Finally, one unique tax item on cooperatives is the legal requirement for prior CDA authorization before BIR can subject them to tax audit or investigation. Thus, a cooperative under tax audit must require the presentation of letters of authority (LoA) from both the BIR and the CDA before agreeing to open its books to the revenue examiner.
In interpreting this obvious legal encroachment on its exclusive authority to assess, audit and investigate taxpayers under the Tax Code, the BIR issued Revenue Memorandum Circular No. 19-2010 on March 5, 2010, providing a cutoff period for this dual LoA prerequisite, i.e., beyond March 22, 2009.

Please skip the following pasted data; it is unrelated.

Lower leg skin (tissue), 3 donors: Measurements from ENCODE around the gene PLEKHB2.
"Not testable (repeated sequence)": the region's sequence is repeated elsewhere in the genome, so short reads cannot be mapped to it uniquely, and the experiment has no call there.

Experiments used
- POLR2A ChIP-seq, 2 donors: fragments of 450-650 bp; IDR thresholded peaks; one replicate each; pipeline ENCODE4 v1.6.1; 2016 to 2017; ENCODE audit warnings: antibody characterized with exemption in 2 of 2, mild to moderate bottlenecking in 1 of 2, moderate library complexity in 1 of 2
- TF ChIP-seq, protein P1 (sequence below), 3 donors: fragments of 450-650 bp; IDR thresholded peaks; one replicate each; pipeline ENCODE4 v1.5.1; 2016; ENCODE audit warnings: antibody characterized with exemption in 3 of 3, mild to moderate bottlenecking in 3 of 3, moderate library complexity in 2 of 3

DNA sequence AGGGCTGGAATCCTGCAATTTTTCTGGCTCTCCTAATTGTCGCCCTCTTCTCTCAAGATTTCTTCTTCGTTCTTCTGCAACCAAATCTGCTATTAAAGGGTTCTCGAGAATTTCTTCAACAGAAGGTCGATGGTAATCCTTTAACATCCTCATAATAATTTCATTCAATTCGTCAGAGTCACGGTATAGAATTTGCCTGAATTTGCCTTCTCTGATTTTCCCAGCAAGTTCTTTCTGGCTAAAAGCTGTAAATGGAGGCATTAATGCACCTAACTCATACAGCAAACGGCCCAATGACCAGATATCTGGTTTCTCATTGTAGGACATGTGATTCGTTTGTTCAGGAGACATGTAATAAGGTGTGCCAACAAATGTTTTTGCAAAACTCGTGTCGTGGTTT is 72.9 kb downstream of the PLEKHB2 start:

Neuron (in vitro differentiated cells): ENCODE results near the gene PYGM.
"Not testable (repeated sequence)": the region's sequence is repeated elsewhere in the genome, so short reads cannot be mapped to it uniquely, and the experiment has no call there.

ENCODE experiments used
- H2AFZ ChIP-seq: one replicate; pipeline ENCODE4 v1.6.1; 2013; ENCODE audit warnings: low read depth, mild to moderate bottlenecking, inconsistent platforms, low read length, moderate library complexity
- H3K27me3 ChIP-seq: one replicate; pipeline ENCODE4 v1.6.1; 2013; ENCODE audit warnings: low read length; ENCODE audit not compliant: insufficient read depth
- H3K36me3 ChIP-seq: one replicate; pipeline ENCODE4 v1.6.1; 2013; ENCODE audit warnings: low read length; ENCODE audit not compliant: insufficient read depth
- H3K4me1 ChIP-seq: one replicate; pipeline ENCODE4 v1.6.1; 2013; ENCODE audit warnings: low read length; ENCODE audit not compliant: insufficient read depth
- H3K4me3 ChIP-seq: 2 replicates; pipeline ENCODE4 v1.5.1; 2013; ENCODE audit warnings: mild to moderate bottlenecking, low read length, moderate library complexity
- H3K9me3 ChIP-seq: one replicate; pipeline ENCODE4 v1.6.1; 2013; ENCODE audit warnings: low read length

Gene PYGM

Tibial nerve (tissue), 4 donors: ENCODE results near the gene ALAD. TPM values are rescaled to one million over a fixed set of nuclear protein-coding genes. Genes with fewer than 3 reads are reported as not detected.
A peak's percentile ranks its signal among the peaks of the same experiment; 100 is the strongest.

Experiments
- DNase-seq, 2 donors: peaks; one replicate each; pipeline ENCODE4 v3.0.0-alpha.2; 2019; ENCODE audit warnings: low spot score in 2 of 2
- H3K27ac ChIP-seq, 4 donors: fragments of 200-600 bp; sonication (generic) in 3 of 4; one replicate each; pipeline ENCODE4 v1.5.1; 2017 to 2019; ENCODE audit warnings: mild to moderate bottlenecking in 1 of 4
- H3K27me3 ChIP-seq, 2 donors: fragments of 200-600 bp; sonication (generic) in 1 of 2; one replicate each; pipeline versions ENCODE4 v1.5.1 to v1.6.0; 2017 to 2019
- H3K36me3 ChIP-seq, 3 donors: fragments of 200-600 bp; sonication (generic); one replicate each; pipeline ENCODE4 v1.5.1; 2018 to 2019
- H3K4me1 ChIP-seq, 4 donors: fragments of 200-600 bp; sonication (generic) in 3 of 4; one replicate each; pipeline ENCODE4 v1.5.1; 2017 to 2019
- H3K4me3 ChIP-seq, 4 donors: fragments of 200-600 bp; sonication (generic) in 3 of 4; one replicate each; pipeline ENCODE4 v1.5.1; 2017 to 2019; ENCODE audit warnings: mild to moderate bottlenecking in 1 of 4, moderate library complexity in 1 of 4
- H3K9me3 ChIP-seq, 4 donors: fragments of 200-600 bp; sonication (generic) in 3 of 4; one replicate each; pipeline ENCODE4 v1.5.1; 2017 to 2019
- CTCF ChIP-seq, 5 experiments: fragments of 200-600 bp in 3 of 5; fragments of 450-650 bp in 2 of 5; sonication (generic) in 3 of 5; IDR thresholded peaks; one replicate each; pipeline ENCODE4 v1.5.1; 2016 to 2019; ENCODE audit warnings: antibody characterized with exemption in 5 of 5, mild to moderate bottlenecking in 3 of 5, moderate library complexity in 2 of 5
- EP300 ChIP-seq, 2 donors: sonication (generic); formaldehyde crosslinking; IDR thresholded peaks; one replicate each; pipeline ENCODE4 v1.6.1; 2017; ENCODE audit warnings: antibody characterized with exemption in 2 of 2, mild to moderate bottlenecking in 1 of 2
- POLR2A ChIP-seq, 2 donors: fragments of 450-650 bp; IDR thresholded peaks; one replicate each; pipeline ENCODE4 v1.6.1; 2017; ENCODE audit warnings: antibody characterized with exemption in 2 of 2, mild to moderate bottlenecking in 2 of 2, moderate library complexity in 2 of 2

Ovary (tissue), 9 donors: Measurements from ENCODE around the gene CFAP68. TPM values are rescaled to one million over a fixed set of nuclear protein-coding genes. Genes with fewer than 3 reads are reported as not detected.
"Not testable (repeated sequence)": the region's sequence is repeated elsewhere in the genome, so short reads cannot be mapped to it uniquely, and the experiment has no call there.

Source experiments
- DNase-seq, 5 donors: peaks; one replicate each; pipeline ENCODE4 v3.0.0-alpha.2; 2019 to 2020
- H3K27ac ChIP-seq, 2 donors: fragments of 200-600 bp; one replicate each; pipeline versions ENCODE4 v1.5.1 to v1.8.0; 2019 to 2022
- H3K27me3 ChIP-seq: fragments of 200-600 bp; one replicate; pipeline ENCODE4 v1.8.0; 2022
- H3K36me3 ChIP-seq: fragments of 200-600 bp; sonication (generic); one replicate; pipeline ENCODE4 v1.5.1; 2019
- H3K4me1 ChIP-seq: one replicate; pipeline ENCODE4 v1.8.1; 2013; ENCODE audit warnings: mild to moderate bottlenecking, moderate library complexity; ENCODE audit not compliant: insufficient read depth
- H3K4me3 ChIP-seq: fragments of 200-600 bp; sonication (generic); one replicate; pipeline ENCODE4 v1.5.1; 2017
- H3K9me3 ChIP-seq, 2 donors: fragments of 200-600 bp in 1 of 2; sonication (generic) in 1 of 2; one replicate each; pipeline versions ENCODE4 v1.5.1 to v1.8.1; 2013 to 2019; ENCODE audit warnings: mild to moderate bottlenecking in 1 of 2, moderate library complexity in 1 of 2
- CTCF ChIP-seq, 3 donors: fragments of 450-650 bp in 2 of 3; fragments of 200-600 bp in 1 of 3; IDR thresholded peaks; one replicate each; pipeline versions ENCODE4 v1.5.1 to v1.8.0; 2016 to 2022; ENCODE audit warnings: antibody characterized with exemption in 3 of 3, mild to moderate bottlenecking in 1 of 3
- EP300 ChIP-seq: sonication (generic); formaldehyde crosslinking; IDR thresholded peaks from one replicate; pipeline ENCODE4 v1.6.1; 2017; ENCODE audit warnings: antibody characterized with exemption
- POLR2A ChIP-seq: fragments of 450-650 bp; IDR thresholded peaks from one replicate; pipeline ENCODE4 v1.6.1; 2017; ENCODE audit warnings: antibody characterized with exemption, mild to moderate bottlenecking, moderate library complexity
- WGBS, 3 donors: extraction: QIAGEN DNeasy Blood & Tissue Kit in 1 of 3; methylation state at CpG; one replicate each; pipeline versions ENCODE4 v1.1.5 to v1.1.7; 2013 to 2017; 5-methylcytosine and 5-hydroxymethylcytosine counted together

This second date which marks the period of coverage under the current law is inconsistent with the other date cited by the BIR under RMO 76-2010, which is April 6, 2010.
Given the injurious consequence to the cooperatives that will fail to observe these requirements under the transitory provisions of PCC 2008, there is a dire need to address this issue too in the joint clarificatory ruling which I raised in the preceding paragraph.
If I may suggest a lead, the law provides that PCC 2008 takes effect 15 days from its publication in a newspaper of general circulation.
Views or opinions presented in this article are solely those of the author and do not necessarily represent those of Isla Lipana & Co. The firm will not accept any liability arising from such article; the author will be personally liable for any consequent damages or other liabilities.